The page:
2005/9/2 13:23Profile
philologos
Member



Joined: 2003/7/18
Posts: 6566
Reading, UK

 Re:

Hi Robert

Quote:
I suppose the full implication of what I am thinking (out loud here) is that we cannot rightly on the one hand say we are blessed of God as a nation, based on the belief that this nation was founded on Christian values by godly men, and then not think when the whole of the nation including the Church at large seems to be drifting away from God, that He would not likewise chastise?


I take your point.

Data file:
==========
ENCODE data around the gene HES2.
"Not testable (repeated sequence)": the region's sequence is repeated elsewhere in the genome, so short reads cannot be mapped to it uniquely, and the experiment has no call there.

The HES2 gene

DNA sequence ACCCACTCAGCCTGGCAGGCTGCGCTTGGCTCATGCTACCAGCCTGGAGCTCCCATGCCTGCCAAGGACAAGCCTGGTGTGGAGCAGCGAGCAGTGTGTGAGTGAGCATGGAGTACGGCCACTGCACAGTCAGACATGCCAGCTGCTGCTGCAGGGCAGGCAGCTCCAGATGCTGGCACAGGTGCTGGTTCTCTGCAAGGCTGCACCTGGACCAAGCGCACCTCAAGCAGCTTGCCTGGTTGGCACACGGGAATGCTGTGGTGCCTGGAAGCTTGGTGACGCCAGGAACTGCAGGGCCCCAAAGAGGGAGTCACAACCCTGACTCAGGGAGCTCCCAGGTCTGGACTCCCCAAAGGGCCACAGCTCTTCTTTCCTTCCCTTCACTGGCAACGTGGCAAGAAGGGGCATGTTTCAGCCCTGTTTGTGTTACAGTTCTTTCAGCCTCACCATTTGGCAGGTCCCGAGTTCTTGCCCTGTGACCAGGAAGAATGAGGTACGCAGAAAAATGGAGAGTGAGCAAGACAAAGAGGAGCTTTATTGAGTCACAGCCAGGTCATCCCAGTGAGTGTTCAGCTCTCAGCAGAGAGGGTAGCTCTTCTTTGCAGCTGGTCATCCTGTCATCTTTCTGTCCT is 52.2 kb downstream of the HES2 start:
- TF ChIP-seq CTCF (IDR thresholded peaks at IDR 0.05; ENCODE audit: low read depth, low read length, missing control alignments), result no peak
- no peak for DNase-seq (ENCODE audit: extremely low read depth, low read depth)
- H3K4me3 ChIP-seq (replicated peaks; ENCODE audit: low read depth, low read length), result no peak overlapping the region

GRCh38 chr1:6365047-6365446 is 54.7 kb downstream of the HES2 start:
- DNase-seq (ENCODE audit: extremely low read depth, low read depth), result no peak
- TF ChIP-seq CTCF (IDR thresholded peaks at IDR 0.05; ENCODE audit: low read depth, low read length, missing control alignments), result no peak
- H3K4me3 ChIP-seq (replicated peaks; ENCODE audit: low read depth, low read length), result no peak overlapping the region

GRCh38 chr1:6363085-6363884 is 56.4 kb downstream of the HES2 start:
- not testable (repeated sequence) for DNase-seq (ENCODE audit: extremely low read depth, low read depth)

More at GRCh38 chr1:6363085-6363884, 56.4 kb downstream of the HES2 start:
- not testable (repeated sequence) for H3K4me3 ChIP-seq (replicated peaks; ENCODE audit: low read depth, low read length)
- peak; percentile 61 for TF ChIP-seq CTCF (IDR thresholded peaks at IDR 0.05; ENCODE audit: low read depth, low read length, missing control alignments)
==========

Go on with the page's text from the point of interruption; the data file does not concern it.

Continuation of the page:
This morning my wife was reading Spurgeon on Psalm 1. It included this little quotation from Sir Richard Baker.Verse 4. Chaff. Here, by the way, we may let the wicked know they have a thanks to give they little think of; that they may thank the godly for all the good days they live upon the earth, seeing it is for their sakes and not for their own that they enjoy them. For as the chaff while it is united and keeps close to the wheat, enjoys some privileges for the wheat's sake, and is laid up carefully in the barn; but as soon as it is divided, and parted from the wheat, it is cast out and scattered by the wind; so the wicked, whilst the godly are in company and live amongst them, partake for their sake of some blessedness promised to the godly; but if the godly forsake them or be taken from them, then either a deluge of water comes suddenly upon them, as it did upon the old world when Noah left it; or a deluge of fire, as it did upon Sodom, when Lot left it, and went out of the city. Sir Richard Baker.The point that Baker is making is that the ungodly are 'blessed' as a result of their proximity to the 'godly'.